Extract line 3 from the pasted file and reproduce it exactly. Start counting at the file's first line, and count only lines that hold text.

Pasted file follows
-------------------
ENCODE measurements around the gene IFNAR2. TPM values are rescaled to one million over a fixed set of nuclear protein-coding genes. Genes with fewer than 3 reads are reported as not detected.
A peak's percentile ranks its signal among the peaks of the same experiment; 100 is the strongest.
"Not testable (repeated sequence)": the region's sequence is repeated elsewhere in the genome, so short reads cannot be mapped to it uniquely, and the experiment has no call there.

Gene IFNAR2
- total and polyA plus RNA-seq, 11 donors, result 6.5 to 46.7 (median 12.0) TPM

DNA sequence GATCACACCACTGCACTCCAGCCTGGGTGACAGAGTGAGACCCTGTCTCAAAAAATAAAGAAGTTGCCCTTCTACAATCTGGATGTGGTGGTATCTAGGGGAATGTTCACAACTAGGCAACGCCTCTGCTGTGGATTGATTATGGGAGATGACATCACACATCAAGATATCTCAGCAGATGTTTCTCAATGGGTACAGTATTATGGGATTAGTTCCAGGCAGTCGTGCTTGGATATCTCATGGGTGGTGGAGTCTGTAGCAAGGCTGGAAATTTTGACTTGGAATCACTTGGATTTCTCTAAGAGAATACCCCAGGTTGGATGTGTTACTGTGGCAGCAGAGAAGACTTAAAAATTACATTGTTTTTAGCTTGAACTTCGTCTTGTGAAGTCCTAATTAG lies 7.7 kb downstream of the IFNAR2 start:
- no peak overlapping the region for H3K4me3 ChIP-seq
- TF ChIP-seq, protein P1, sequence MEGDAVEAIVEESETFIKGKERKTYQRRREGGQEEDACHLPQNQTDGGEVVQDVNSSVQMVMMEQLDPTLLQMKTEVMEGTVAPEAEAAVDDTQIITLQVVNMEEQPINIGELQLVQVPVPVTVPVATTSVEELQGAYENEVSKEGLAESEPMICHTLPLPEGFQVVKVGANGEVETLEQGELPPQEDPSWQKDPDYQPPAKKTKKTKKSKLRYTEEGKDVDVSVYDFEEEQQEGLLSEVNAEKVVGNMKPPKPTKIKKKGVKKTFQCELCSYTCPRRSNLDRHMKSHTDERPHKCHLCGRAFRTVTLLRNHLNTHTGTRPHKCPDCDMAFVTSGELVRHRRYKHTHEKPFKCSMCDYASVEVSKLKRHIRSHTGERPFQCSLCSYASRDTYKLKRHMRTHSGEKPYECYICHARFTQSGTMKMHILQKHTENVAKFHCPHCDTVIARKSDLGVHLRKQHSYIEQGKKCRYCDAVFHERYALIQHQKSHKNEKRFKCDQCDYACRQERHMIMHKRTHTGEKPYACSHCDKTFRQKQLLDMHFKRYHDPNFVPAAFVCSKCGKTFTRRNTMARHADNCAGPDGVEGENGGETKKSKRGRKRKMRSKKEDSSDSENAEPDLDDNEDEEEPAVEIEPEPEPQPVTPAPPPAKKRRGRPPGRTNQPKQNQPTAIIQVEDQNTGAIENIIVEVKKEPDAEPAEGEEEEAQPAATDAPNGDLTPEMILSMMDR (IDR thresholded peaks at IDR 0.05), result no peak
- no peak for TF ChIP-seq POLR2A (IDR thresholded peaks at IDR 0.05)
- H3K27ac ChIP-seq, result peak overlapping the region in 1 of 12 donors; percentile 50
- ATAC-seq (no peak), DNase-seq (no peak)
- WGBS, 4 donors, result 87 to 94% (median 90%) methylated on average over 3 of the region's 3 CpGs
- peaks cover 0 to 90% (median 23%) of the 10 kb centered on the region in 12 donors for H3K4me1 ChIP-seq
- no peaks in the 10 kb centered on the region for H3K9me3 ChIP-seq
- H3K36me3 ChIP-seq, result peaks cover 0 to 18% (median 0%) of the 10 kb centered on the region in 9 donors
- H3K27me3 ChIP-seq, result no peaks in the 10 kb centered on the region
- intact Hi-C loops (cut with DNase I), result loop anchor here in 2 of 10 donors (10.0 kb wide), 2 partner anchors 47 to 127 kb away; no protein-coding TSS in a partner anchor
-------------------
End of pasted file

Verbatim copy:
"Not testable (repeated sequence)": the region's sequence is repeated elsewhere in the genome, so short reads cannot be mapped to it uniquely, and the experiment has no call there.